Jarno M. Koponen (@ilparone) writes: “Personalization algorithms influence what you’ve chosen yesterday, what you choose today and what you’ll be choosing tomorrow […its] image of us is like looking yourself in the funfair’s house of mirrors […it] caricaturizes us and creates a striking gap between our real interests and their digital reflection. Because of the personalization gaps and internal paradox, personalization remains unfulfilling and incomplete. It leaves us with a feeling that it serves someone else’s interests better than our own.“
Designed by Clara Gaggero and Adrian Westaway – former designers at Vitamins and founders of Special Projects (a product design and invention studio based in London) – and Duncan Fitzsimons, The Bit Planner (2013) is a wall mounted time planner made entirely out of LEGO.
A companion software application was originally scheduled for 2014 but never released. According to the concept, users could have taken a photo of the planner to synchronise the events to an online calendar.
Find out more on the project page.
In this 3 years old article, Stephen P. Anderson (@) focuses on the idea of interaction as conversation or micromoments.
He writes: “Good interaction design is about attending to every moment that passes between a person and the device (or system, or service) with which he or she is interacting.
These moments can be explicit, as with gestures, taps, a button-click, or the completion of a form field. Or, these moments may be more elusive, such as a pause while you try and understand what is being asked of you or how to answer. It’s these internal conversations that users have at any given moment that often get overlooked.
In practice, it’s more common for designers to focus on UI elements, the information being asked for, or the content being published to the page. We often lose sight of the conversation—the “volley” if you will—between person and device. Consider the following example.”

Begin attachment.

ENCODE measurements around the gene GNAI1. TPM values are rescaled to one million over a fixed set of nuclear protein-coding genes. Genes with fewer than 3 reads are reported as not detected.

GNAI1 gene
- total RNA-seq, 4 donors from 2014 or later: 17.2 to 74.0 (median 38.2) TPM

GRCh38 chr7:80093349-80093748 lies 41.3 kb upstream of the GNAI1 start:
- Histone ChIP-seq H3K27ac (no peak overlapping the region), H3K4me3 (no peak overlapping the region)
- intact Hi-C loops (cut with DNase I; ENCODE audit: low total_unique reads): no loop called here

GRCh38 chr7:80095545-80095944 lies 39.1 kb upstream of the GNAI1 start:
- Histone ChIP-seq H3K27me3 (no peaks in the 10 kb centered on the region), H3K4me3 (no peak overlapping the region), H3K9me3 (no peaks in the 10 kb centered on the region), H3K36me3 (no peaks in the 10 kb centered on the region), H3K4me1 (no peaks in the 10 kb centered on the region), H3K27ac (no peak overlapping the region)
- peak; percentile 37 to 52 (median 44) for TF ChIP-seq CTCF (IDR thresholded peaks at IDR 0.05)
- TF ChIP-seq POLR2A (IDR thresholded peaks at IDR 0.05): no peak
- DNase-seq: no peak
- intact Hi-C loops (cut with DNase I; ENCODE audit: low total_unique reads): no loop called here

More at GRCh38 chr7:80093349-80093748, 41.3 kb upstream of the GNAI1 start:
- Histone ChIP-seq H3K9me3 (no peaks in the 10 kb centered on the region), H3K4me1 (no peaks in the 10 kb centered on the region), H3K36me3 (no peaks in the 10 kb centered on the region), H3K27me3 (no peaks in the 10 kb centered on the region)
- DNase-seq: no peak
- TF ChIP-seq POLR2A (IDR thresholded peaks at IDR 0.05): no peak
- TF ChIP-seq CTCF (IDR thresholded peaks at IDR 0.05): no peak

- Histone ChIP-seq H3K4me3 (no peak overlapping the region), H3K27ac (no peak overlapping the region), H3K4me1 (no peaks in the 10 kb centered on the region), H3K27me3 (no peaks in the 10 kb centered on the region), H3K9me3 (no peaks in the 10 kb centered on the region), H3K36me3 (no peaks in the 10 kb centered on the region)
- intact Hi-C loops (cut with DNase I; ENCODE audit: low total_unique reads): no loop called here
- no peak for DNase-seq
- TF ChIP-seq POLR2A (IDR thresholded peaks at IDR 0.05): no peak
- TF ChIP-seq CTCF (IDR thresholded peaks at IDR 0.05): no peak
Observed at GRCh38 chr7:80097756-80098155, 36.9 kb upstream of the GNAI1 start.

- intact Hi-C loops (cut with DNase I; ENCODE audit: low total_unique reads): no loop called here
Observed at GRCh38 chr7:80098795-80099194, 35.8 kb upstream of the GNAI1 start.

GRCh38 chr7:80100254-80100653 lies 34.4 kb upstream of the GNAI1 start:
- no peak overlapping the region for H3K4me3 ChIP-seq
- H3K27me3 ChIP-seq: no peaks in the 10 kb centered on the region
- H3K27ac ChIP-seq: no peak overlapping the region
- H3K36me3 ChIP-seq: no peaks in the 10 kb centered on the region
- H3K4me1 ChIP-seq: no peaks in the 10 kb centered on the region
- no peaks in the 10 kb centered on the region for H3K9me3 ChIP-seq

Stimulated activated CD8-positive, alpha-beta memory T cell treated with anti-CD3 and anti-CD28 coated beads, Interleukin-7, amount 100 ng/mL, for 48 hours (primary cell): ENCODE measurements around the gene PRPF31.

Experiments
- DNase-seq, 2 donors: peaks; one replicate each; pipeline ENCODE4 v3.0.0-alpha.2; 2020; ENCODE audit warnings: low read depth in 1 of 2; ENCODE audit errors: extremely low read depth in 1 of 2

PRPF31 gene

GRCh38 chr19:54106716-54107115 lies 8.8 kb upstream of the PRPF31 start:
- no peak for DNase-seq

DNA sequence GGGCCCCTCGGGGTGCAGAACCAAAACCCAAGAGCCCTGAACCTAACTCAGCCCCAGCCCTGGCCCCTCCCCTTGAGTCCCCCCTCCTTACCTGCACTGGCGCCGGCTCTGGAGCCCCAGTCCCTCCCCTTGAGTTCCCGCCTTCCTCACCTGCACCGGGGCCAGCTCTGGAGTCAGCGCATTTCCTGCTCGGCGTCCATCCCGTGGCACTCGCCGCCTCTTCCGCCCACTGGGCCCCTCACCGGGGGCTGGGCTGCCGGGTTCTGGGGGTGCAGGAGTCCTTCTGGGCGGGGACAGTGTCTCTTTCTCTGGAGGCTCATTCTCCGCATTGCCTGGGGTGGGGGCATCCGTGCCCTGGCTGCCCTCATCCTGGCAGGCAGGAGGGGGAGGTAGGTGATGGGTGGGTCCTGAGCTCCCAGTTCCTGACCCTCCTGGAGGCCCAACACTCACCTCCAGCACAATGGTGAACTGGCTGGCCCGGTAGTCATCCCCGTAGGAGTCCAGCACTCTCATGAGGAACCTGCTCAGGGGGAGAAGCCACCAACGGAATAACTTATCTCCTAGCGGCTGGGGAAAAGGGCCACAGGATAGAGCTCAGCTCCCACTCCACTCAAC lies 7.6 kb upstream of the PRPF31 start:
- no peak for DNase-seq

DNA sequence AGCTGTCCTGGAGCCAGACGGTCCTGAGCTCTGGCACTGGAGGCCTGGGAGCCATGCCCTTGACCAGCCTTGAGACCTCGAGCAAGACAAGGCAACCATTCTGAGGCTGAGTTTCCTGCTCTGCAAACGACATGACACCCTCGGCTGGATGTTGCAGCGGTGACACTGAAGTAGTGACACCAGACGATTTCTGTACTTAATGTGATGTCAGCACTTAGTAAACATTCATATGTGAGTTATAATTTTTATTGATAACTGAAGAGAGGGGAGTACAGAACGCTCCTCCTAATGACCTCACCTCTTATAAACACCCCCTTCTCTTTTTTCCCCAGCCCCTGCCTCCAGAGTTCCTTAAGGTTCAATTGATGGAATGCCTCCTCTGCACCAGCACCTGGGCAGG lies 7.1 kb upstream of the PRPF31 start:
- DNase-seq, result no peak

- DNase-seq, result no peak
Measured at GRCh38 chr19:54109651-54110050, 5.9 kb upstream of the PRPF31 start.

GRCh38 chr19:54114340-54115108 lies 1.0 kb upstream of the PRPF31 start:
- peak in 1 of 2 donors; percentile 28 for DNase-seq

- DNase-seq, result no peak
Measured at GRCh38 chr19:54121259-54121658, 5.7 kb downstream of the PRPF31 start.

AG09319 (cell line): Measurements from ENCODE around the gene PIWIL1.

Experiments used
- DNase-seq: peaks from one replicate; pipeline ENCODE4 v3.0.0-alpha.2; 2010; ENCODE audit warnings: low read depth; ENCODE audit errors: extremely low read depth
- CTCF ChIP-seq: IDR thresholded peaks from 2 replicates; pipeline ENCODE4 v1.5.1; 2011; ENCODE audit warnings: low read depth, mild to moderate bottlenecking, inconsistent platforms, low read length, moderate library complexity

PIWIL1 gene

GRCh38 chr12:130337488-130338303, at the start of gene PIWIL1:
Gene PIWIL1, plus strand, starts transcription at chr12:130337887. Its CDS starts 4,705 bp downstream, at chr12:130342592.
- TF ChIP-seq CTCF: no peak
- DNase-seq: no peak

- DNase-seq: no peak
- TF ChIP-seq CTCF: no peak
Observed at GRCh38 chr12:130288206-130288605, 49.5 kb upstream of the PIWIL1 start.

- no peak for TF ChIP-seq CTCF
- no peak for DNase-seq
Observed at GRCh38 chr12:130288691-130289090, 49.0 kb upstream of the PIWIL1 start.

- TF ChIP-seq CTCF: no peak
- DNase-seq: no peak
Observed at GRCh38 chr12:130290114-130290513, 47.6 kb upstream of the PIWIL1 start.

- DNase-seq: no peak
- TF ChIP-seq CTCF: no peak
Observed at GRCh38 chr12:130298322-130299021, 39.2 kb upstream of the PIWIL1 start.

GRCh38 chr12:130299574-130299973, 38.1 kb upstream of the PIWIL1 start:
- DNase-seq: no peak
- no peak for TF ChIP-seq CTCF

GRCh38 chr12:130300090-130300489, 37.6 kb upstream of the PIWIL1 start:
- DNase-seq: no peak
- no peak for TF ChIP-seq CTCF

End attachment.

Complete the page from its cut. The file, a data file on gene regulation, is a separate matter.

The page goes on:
Stephen P. Anderson is the author of Seductive Interaction Design (2011)
Moving from (ecological) psychology to (social and cognitive) semiotics, Don Norman reflects upon the idea of “social signifiers” – the trails, clues, or other people behaviours.
At the core of his proposal there is a new scenario where our interaction with systems is shaped by situations, experience, and people rather than simple objects.
Cube is an intuitive, tangible interface for smart homes. By touching, lifting, tilting and turning, Cube allows users to adjust technological appliances such as lighting, temperature and music using a single interface. Cube replaces the devices we employ daily to control our smart homes with one aesthetic, tactile device, thereby providing a bridge between our emotional, human needs and our digital surroundings.
“The Field of Hope” is an immersive lighting installation of 2015 Milan EXPO China Pavilion. It is designed by Tsinghua University team led by new media artist Danqing Shi.
Consisted with 30,000 metal “straws”, this “field” covers the whole exhibition area and merges with the architecture. Each straw has an LED tip with a diffuser functioning as one 3-dimensional pixel. Viewing from above those pixels form a large motion images floating on top of a wheat field.